What to Know
- The Academy is launching new initiative to create and expand more opportunities for female music producers and engineers
- The Producer & Engineer Inclusion Initiative asks musicians, record labels and others consider at least two female producers or engineers
- More than 200 people in the industry have already agreed to take on this initiative
The Recording Academy’s Task Force on Diversity and Inclusion is launching a new initiative to create and expand more opportunities to female music producers and engineers.
The academy on Friday announced the Producer & Engineer Inclusion Initiative, which asks that musicians, record labels and others consider at least two female producers or engineers when working on a project, whether it’s a song or an album.
More than 200 have already pledged and are committed to the ask, including Lady Gaga, Justin Bieber, Pearl Jam, Quincy Jones, Pharrell Williams, John Legend, Ariana Grande, Common, Pink, Nicki Minaj and Shawn Mendes.
“It’s a really important step to make sure you’re considering a diverse slate when you’re going to pick a producer or engineer,” said Tina Tchen, chair of the academy’s Task Force on Diversity and Inclusion, in an interview with The Associated Press. “Pick whoever you want, because we want people to make their own artistic decisions, but we do know the more that women are included in the mix and get a look at and are seen, then doors are going to open up.
“And that’s what this is about — making sure all of those doors of opportunities are open to everyone and that women who for so long really haven’t had their shot can get a fair shot.”
The initiative comes after last year’s USC Annenberg study, which said only 2 percent of music producers and 3 percent of engineers are women. Others who have signed on to the new call-to-action include Jennifer Lopez, Maroon 5, Carrie Underwood, the Killers, Kacey Musgraves, Meek Mill, Usher and Selena Gomez. Multiple music producers, record labels, management companies and agencies are also on board.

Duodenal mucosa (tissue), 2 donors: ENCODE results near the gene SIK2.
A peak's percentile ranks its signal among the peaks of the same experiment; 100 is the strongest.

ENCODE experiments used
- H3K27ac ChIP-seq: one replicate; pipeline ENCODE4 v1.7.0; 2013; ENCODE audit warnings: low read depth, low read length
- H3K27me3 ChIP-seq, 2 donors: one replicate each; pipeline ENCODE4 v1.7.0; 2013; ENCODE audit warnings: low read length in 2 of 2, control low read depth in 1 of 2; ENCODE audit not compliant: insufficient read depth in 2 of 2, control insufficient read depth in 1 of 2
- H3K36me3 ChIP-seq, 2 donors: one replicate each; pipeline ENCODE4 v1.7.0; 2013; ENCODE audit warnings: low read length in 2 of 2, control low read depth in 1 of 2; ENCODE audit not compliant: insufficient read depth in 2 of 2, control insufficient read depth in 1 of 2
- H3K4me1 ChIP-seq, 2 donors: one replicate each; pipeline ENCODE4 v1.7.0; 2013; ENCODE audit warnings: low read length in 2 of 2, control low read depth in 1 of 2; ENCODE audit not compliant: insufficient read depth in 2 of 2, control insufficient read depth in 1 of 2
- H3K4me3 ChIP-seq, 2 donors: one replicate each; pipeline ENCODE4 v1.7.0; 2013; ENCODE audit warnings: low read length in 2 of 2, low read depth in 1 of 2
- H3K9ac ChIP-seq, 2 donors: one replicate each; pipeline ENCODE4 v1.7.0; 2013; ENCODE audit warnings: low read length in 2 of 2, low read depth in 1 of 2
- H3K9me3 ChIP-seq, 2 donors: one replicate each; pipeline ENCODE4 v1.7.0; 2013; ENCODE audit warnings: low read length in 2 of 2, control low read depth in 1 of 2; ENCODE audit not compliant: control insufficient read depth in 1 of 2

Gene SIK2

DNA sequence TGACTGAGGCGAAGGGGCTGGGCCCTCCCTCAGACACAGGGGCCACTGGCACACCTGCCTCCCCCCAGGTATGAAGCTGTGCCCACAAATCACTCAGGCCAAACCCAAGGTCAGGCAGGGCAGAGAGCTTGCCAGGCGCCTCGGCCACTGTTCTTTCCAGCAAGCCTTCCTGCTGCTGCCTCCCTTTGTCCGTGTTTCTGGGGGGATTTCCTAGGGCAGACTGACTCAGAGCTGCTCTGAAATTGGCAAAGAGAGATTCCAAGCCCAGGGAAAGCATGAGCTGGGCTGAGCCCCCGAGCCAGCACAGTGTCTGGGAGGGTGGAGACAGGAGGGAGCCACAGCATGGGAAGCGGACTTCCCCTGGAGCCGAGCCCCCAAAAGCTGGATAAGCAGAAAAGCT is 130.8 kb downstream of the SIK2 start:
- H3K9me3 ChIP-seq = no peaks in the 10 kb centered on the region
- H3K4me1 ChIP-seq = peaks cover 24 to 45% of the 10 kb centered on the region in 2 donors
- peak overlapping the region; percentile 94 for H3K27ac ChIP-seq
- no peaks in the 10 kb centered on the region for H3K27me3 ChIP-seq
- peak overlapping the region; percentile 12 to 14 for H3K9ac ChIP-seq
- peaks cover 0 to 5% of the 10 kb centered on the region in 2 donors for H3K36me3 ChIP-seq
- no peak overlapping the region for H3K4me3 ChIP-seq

U.S. & World
“It’s not just about the artists that we know, but it’s the behind-the-scenes folks who are involved: other producers and engineers, the labels, the studios, the agents, the publishers recognizing that they all have a role to play and they can all play a positive role in the change that needs to be made,” said Tchen, who was the chief of staff to former first lady Michelle Obama and is a partner at Buckley LLP.
The academy announced the new task force last year after Grammys CEO Neil Portnow said women need to “step up” when asked about the lack of female winners backstage at the 2018 Grammys. Only two female performers won awards during the live telecast and the Grammys were criticized for not letting singer Lorde, the only women nominated for album of the year, perform at the show.
Portnow called his comments a “poor choice of words” and later announced he would leave his post this year.
This year’s Grammys, however, include more female nominees in the top categories. Linda Perry, who said she will participate in the new initiative, also made history as the first woman nominated for non-classical producer of the year in 15 years.
To help artists and others find success with the Producer & Engineer Inclusion Initiative, the academy will list working female producers and engineers on their website. The academy is also working with the organizations Women’s Audio Mission and She is The Music to connect artists with female creators.
Tchen said to another way they’re trying to move the needle is through mentorship: “We’re also asking producers and engineers, both men and women, to also mentor young women.”